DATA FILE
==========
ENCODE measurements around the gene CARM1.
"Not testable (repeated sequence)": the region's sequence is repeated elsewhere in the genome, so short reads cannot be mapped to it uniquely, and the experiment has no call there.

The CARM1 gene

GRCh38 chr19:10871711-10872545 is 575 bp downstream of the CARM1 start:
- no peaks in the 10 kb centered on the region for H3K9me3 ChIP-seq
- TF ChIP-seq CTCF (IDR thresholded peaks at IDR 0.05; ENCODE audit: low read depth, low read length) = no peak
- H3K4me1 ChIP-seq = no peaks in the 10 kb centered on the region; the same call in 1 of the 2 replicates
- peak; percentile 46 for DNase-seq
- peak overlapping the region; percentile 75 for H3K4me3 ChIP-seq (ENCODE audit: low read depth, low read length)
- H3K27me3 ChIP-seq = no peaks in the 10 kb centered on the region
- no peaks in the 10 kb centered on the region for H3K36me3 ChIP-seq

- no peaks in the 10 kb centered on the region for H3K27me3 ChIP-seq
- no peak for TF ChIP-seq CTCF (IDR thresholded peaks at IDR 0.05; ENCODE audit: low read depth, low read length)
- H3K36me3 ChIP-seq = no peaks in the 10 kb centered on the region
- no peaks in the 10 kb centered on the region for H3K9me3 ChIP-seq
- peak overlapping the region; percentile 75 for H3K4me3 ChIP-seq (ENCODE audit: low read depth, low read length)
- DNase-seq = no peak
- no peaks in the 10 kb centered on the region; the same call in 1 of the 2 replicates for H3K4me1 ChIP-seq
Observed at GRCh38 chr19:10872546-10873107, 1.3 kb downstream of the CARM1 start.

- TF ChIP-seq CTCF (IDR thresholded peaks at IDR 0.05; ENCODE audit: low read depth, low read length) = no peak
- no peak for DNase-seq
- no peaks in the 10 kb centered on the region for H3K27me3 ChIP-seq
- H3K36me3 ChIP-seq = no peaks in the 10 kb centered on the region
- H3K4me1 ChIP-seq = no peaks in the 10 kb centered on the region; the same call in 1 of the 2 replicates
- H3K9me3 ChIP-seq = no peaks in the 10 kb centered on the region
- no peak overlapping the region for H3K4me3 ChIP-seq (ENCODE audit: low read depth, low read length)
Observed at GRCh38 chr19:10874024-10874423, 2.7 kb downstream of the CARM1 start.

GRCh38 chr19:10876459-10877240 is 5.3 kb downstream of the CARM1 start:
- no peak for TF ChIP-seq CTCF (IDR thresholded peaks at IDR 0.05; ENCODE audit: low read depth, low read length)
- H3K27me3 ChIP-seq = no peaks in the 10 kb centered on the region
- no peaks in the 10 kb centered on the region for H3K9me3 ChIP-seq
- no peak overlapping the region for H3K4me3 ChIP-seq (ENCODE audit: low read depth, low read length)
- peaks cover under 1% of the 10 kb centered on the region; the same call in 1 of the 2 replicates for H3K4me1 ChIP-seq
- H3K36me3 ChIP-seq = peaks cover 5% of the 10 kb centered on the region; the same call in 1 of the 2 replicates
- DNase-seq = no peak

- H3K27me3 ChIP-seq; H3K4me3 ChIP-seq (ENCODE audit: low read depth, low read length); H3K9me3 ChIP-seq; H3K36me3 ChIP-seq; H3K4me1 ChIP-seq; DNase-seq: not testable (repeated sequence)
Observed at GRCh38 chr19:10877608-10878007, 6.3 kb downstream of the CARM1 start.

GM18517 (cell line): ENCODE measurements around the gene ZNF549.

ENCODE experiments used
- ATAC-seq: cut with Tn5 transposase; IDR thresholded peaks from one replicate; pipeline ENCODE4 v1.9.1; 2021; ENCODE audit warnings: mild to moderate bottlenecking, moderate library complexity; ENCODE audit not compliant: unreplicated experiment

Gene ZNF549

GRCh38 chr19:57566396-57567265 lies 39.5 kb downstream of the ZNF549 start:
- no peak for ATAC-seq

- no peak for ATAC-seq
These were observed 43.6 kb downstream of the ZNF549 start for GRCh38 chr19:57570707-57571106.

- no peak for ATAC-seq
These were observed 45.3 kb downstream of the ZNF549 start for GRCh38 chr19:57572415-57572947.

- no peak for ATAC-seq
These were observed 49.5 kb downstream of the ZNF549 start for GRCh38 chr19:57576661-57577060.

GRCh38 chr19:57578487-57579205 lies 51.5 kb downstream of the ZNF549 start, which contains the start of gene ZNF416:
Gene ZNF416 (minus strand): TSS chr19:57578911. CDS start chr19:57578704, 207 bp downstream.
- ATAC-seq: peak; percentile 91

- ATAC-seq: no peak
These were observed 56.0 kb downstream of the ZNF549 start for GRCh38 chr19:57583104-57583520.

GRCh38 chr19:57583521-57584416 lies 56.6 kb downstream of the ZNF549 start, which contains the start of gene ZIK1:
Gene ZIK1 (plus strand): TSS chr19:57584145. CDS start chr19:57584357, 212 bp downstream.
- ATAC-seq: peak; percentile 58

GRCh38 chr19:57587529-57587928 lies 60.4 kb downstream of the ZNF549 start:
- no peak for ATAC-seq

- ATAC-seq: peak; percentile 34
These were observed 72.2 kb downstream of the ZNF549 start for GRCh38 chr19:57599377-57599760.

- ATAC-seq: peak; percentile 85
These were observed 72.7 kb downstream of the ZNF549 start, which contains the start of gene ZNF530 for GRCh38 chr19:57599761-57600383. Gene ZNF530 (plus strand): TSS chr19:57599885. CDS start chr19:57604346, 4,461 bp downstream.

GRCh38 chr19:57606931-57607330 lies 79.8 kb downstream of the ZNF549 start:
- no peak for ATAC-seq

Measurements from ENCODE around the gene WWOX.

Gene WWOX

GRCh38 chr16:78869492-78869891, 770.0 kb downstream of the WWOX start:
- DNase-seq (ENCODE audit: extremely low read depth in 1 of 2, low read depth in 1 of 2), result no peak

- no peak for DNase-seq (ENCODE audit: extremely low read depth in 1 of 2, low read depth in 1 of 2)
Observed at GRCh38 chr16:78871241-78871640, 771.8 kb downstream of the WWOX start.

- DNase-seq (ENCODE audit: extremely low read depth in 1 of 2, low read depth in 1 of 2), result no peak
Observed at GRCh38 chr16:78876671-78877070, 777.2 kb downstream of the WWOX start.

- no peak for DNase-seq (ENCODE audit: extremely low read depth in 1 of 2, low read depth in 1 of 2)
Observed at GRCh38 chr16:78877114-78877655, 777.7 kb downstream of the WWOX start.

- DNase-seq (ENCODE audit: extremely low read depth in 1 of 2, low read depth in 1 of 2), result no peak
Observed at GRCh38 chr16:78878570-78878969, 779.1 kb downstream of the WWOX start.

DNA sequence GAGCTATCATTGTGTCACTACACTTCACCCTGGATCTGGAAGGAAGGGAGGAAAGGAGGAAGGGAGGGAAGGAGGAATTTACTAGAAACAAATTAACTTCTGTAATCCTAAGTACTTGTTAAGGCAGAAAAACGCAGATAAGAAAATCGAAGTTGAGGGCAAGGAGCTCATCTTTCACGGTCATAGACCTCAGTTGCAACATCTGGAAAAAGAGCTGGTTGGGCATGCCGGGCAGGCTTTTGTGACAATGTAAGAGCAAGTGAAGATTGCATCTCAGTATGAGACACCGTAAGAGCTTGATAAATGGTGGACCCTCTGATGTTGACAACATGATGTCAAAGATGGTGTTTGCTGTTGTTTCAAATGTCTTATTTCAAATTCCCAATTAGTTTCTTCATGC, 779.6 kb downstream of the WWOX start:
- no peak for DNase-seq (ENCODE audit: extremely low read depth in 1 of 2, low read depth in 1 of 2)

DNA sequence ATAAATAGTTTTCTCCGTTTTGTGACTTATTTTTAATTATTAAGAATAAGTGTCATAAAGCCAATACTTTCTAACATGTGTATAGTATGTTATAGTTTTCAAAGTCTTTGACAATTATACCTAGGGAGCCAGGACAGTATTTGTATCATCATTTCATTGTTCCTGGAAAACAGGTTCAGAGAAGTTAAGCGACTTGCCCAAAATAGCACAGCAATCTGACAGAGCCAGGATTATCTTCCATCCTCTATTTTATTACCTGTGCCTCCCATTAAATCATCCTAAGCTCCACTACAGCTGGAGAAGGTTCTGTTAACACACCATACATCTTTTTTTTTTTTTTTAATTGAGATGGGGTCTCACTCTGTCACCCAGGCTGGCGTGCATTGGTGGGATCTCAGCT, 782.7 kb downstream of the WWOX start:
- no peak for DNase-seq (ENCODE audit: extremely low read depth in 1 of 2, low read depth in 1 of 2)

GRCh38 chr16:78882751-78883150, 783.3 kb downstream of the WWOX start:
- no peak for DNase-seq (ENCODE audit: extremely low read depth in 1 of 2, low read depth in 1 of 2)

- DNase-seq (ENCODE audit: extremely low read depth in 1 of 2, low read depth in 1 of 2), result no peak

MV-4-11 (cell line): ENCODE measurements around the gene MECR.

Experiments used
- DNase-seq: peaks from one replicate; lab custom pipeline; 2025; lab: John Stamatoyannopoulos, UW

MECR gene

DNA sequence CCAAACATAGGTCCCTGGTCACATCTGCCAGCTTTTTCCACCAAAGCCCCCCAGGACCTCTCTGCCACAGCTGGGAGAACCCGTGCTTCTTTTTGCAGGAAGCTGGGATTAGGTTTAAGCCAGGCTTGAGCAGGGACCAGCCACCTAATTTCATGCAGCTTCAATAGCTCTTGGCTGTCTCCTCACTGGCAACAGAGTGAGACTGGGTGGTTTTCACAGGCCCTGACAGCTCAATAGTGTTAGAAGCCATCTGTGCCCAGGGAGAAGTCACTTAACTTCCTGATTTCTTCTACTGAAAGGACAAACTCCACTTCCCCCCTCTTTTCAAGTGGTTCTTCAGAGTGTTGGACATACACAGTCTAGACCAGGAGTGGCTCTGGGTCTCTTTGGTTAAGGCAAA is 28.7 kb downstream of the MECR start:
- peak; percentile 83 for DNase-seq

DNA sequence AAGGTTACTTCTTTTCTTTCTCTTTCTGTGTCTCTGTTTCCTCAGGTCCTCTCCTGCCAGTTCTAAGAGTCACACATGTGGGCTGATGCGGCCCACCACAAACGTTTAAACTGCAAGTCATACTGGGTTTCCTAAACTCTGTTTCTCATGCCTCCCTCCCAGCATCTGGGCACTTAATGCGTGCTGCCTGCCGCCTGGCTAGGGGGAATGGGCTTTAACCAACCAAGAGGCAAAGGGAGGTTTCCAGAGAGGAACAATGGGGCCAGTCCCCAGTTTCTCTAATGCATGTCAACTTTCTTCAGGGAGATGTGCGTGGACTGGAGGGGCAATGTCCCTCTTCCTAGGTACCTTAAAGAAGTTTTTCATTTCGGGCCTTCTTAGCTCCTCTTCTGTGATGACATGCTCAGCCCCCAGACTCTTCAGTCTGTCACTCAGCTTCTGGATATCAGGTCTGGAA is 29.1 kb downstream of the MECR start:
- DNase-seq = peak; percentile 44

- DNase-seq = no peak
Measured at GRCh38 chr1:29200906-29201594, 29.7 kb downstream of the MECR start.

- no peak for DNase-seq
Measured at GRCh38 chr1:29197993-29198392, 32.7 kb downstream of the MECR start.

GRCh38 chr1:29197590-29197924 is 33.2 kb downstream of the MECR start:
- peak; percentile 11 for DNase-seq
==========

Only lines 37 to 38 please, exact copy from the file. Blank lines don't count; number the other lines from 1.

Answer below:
Observed at GRCh38 chr19:10877608-10878007, 6.3 kb downstream of the CARM1 start.

GM18517 (cell line): ENCODE measurements around the gene ZNF549.